While pretty much everyone but accountants and tax advisors despise tax season, homeowners have less reason than renters to hate the IRS. Whether you bought a home, sold a home, refinanced or just kept your home in 2015, you should be aware of the tax deductions available to homeowners so you can reduce your tax bill or celebrate with a nice tax refund. During the final days of 2015, Congress passed a federal budget that extends a few tax breaks for homeowners that were in danger of disappearing. The following guide can help you search for tax benefits, but as always, keep in mind that this general information is not a substitute for the advice of a tax professional. You can also find useful information for homeowners from the IRS Publication 530 at www.irs.gov/publications/p530/.
Seven tax breaks for homeowners
- Deduct your mortgage interest payments on all loans. In most cases you can deduct not only the interest you paid on the mortgage on your primary residence, you can also deduct interest payments on your home equity loan or line of credit and interest paid on a second home as long as those loans total less than $1 million.
- Deduct points paid on a purchase loan or refinance. If you bought a home in 2015 you can generally deduct the origination and discount points paid at settlement, since those are viewed as interest payments. If you refinanced or bought a second home last year, then you typically have to stretch out the deduction for those points over the life of the loan.
- Property taxes. You can write off the property taxes you paid all year and also deduct transfer taxes paid at settlement if you purchased a home last year.
- Mortgage insurance payments. One of the deductions saved by Congress at the end of the year is the deductibility of mortgage insurance payments – both private mortgage insurance on conventional loans and mortgage insurance paid on FHA loans. However, these deductions are limited by your income: if your adjusted gross income is $100,000 or less (for a married couple), you can write off all your mortgage insurance premiums. The deduction is phased out once your income exceeds $109,000 (or $54,900 if you’re single).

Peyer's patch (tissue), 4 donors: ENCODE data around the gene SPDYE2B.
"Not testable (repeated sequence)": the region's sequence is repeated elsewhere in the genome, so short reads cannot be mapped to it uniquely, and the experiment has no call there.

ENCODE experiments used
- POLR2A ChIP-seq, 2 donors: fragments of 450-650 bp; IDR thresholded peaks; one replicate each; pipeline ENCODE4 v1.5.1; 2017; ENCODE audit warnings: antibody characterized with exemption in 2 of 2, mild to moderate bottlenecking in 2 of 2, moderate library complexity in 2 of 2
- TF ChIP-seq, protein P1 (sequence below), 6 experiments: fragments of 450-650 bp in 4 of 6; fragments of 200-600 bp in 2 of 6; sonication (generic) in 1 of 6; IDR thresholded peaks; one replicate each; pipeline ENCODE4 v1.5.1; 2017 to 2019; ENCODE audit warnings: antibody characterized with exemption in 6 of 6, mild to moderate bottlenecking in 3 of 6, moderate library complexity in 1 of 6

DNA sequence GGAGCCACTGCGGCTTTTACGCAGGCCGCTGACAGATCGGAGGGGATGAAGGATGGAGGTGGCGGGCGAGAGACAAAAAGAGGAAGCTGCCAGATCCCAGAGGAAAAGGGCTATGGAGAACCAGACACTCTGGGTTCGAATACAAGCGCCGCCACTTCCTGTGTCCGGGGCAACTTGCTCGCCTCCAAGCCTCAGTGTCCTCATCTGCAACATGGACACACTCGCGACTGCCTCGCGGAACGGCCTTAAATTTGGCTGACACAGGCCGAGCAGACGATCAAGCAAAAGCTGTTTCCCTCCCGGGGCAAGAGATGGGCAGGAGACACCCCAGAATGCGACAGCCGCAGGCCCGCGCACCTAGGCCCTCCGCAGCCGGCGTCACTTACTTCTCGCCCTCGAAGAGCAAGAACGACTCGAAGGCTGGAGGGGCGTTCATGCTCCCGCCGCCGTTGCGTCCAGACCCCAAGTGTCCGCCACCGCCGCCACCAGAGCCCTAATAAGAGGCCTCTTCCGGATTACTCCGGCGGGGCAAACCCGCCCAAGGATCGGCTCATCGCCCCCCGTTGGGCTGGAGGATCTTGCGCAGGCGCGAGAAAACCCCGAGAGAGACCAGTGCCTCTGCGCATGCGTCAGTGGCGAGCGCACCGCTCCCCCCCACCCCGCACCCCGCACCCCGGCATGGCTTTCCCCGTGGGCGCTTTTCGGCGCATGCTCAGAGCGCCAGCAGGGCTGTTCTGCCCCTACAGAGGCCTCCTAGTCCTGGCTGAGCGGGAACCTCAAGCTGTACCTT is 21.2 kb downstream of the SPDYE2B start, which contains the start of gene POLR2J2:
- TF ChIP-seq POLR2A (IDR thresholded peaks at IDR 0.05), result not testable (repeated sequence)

- Energy-efficient improvements. Congress also extended a 10 percent tax credit – up to a maximum of $500 – that directly reduces your tax bill. You can get a credit for 10 percent of what you paid for energy-efficient home improvements such as new windows, a more efficient heating and cooling system or extra insulation. You can get a bigger tax credit – 30 percent with no dollar limit – if you paid for renewable energy improvements such as solar panels or geothermal heating and cooling last year.
- Capital gains exemption. If you sold your home in 2015 for a profit, congratulations! And now there’s more good news: most people don’t need to pay taxes on that profit. Here are the basic rules: as long as the home you sold was your primary residence, you don’t have to pay capital gains taxes on up to $250,000 in profit if you're a single owner or up to $500,000 if you're married. The important requirements to qualify for this tax exemption are that the home not only must be your principal residence: you also have to have lived in it for at least two of the five years before you sold it.
- Mortgage debt forgiveness. If you were forced to sell your home in a short sale or foreclosure in 2015 or had your mortgage loan modified, the difference between the loan balance and the loan payoff amount after the sale or any loan balance reduction from a modification is viewed by the IRS as income. Income from a written-off debt is normally taxable at your normal tax rate, but in 2007 in the thick of the housing crisis, Congress passed an exception for mortgage debt to exempt people from paying taxes on that type of debt. Congress recently extended that mortgage debt forgiveness exemption retroactively through 2015 until the end of 2016.